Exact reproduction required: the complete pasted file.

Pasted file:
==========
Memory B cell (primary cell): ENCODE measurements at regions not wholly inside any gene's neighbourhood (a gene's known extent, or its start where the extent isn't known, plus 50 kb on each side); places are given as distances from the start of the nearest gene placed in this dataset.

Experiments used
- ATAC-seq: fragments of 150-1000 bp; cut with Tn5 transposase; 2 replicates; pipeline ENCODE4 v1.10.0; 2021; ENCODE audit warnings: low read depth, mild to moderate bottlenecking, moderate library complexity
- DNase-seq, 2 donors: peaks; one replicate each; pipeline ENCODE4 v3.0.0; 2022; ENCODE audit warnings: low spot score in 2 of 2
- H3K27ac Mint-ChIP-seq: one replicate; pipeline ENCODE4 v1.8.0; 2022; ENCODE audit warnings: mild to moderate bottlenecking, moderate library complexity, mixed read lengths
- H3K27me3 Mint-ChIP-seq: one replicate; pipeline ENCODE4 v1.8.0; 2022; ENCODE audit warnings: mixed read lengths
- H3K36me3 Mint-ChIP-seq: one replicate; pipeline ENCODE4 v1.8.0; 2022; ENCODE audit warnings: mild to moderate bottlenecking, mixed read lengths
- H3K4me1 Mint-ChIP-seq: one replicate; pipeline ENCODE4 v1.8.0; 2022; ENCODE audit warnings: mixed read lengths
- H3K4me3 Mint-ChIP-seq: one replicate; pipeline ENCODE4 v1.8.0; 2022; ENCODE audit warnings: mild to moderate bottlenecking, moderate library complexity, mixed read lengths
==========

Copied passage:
Memory B cell (primary cell): ENCODE measurements at regions not wholly inside any gene's neighbourhood (a gene's known extent, or its start where the extent isn't known, plus 50 kb on each side); places are given as distances from the start of the nearest gene placed in this dataset.

Experiments used
- ATAC-seq: fragments of 150-1000 bp; cut with Tn5 transposase; 2 replicates; pipeline ENCODE4 v1.10.0; 2021; ENCODE audit warnings: low read depth, mild to moderate bottlenecking, moderate library complexity
- DNase-seq, 2 donors: peaks; one replicate each; pipeline ENCODE4 v3.0.0; 2022; ENCODE audit warnings: low spot score in 2 of 2
- H3K27ac Mint-ChIP-seq: one replicate; pipeline ENCODE4 v1.8.0; 2022; ENCODE audit warnings: mild to moderate bottlenecking, moderate library complexity, mixed read lengths
- H3K27me3 Mint-ChIP-seq: one replicate; pipeline ENCODE4 v1.8.0; 2022; ENCODE audit warnings: mixed read lengths
- H3K36me3 Mint-ChIP-seq: one replicate; pipeline ENCODE4 v1.8.0; 2022; ENCODE audit warnings: mild to moderate bottlenecking, mixed read lengths
- H3K4me1 Mint-ChIP-seq: one replicate; pipeline ENCODE4 v1.8.0; 2022; ENCODE audit warnings: mixed read lengths
- H3K4me3 Mint-ChIP-seq: one replicate; pipeline ENCODE4 v1.8.0; 2022; ENCODE audit warnings: mild to moderate bottlenecking, moderate library complexity, mixed read lengths